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Build Your Own Clone Analog Chorus Pedal Review

Build Your Own Clone Analog Chorus Pedal Review

An interpretation of the Boss CE-2 that you build yourself

For many players, chorus can be a tricky effect. The right amount can

lend welcome space and dimension, but add too much chorus and

your tone can sound cheesy and cold. One pedal that did a great job

of striking this balance is the legendary Boss CE-2 Chorus Ensemble,

which has been long coveted for its warm and watery voice. Build

Your Own Clone Effects, makers of DIY kits that closely model famous

effects, recently released the Analog Chorus, an interpretation of the

discontinued Boss CE-2 complete with high-quality components to

enhance sonic performance.

Sizing up the Situation

As the company name suggests, you actually build BYOC pedals

yourself (though you can also order a pre-built unit at additional cost

from BYOC’s Canadian distributor, Axe … And You Shall Receive). So

after getting the kit, I fired up a soldering station and delved into the

manual and parts checklist. To save paper, BYOC requires kit builders

to download the manual and instructions from their website. All of

the parts listed in the checklist were included in the bag, as well as an

extra capacitor or two, just in case one found its way underneath my

desk or in the carpet—a thoughtful touch on BYOC’s part.

BYOC does a fantastic job with making the building process as easy

as it could be, without using terminology that would confuse a novice

builder. Each step—whether it’s soldering resistors, capacitors, or IC

sockets—commands its own page of instruction, complete with a large

blowup of the circuit board with easy-to-read labels.

After about two hours of laboring over the soldering gun, I completed

the pedal and was ready to test it. I wanted a great name for

a watery chorus, so I christened it “The Slobber Box” and PG Web

Content Editor Rebecca Dirks revealed her artistic skills by painting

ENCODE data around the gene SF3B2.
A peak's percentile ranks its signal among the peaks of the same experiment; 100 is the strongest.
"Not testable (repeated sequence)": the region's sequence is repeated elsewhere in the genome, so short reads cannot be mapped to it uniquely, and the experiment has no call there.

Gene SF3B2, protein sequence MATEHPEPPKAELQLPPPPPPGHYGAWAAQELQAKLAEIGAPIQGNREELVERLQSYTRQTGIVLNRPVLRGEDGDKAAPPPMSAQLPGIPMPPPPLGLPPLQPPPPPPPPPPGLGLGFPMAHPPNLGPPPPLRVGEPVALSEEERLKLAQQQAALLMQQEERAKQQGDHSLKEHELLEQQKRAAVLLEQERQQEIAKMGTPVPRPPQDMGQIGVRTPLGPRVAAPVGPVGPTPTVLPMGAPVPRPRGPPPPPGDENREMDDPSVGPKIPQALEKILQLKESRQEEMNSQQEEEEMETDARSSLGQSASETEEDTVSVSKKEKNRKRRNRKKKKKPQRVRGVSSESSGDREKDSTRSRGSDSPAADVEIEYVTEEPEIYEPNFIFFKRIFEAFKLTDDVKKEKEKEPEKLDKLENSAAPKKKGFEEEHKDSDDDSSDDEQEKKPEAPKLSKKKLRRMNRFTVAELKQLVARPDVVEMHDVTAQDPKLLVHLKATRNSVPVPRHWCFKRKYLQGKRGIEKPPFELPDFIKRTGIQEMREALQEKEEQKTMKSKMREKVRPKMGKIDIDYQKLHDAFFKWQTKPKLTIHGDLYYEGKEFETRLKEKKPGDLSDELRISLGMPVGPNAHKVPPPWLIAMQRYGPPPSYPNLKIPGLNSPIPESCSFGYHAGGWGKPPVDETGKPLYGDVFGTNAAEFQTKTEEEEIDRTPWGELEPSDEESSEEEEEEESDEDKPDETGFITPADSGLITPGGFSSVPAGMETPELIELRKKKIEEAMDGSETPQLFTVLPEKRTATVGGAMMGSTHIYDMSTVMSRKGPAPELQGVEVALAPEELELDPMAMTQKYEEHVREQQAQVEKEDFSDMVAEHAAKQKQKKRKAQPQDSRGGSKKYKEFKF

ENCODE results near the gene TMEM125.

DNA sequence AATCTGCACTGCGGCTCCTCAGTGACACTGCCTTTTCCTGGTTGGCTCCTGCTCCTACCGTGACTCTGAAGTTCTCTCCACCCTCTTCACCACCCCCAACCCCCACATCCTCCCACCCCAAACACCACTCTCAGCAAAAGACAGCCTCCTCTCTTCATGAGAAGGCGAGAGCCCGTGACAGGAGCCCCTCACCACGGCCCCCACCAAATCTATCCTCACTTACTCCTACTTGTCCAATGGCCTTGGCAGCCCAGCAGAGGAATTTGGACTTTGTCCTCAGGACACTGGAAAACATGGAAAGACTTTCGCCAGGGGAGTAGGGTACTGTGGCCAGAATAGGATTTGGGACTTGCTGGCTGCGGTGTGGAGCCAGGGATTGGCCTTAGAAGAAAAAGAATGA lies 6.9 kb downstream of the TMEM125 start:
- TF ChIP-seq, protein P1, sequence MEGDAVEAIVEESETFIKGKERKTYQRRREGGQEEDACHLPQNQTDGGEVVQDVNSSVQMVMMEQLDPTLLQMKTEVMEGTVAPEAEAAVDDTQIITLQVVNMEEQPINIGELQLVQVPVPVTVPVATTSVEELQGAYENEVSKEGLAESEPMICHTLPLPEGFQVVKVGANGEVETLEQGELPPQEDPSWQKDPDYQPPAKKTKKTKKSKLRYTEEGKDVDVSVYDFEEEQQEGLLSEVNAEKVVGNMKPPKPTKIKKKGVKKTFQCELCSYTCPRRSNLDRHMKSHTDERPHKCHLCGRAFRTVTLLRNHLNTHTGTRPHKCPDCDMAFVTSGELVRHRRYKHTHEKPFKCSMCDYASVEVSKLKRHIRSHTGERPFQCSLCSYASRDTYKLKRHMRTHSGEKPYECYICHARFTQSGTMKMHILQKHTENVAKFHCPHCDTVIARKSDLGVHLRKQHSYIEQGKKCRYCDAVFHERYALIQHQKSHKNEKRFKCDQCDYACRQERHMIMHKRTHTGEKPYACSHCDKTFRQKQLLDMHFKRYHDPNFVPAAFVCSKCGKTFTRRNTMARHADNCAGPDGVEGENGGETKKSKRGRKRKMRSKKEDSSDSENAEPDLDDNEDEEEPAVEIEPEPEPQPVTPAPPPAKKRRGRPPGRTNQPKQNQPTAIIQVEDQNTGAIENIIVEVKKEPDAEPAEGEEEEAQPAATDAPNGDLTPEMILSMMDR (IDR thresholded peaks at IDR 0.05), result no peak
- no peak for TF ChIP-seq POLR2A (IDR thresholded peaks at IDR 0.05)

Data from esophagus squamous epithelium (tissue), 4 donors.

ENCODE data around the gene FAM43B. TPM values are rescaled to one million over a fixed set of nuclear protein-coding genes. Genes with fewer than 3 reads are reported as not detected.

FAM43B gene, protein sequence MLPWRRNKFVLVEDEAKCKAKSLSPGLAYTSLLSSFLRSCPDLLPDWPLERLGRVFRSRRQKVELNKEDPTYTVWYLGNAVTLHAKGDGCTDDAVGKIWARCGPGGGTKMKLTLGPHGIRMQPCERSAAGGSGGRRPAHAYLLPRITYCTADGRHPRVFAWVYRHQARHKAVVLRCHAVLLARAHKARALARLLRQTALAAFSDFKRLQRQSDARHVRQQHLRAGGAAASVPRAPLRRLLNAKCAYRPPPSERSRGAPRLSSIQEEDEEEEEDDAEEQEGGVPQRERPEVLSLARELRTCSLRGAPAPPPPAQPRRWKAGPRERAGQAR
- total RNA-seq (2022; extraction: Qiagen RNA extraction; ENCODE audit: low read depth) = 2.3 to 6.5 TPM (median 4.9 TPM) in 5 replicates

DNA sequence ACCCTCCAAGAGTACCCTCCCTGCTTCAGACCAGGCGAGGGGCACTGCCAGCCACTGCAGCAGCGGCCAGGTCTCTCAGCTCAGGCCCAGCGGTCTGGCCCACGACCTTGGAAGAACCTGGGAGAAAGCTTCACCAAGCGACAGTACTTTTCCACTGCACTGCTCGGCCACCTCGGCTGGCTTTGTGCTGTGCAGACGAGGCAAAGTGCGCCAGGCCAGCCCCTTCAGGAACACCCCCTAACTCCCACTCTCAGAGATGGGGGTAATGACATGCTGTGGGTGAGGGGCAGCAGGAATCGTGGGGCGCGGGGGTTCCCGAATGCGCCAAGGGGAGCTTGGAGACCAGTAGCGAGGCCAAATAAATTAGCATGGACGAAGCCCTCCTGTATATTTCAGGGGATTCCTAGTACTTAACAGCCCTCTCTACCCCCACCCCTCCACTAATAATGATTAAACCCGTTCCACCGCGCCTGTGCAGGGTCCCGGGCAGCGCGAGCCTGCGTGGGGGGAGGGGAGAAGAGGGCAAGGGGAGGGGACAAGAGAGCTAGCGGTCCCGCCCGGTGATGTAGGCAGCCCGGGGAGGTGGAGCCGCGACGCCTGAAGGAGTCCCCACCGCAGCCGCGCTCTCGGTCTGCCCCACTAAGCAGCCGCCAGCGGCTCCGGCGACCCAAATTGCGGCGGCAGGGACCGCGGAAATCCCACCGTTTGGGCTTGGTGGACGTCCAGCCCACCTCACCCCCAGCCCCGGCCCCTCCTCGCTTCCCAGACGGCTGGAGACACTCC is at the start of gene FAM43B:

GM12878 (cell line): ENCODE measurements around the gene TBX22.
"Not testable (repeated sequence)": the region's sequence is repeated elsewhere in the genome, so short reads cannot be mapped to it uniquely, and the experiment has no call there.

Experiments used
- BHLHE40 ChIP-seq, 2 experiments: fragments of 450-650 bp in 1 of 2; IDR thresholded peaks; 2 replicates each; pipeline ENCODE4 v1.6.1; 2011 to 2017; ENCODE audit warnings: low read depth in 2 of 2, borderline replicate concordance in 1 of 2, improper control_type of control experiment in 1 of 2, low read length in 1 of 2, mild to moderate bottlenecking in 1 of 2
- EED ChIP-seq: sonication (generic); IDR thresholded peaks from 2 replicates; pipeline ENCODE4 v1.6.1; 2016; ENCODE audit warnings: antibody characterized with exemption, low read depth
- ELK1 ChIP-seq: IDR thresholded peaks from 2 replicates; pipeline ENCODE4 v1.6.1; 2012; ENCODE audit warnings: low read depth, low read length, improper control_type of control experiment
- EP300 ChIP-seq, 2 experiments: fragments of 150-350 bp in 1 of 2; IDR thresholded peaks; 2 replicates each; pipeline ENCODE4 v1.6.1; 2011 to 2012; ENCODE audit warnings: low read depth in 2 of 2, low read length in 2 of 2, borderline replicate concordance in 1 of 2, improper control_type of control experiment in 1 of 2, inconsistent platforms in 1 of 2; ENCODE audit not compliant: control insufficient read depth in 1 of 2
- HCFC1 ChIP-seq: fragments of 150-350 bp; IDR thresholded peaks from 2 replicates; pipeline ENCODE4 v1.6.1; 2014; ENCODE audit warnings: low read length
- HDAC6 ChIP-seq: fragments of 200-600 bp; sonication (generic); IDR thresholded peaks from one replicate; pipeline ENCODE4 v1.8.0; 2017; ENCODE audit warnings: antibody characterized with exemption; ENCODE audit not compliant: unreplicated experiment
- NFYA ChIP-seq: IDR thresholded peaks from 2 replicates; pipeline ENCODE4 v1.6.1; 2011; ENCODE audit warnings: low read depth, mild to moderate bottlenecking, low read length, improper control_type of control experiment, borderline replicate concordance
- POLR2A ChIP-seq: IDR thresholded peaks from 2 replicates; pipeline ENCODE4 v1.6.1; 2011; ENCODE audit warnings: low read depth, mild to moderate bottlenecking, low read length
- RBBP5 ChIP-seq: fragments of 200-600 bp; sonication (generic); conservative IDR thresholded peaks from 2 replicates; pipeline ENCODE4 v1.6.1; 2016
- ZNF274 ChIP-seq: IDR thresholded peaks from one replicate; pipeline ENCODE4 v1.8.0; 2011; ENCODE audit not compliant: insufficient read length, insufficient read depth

the enclosure for me.

The Birth of the Slobber Box

With the moment to test my new creation finally at hand, I borrowed

an original CE-2 from a friend to A/B it with the BYOC pedal. The

Analog Chorus did a fantastic job recreating the original CE-2’s subtle,

three-dimensional tone. But my “Slobber Box” bested the CE-2

when it came to background noise and bypass tone. Simply put, the

Analog Chorus was dead silent when active, unlike the CE-2, which

had a slightly audible whooshing-noise in the background. And the

Analog Chorus’ true bypass circuitry (the original CE-2 used a buffered

bypass) left my guitar’s high-end tones intact. The BYOC Analog

Chorus is a breeze to work with and its sparse control layout (one

knob for Depth, another for Rate) makes it easy to dial in a variety of

usable tones without fuss.

The Verdict

It was easy—and a blast—to build BYOC’s Analog Chorus pedal kit,

and the end result exceeded my expectations. Assembling the kit

with my own two hands gave me a real sense of satisfaction that no

off-the-shelf purchase can match. It’s worth keeping in mind that

attempting a pedal kit can present some challenges—even if you’re

experienced with a soldering gun and circuit boards. But if you’re up

for the challenge, the BYOC Analog Chorus delivers classic, tasteful,

and subtle chorus tones along with the gratification of having built a

part of your own rig.

Buy if...
you’re after a warm chorus you can decorate yourself.
Skip if...
you want a pedal that works right out of the box.

Street $79 - BYOC -

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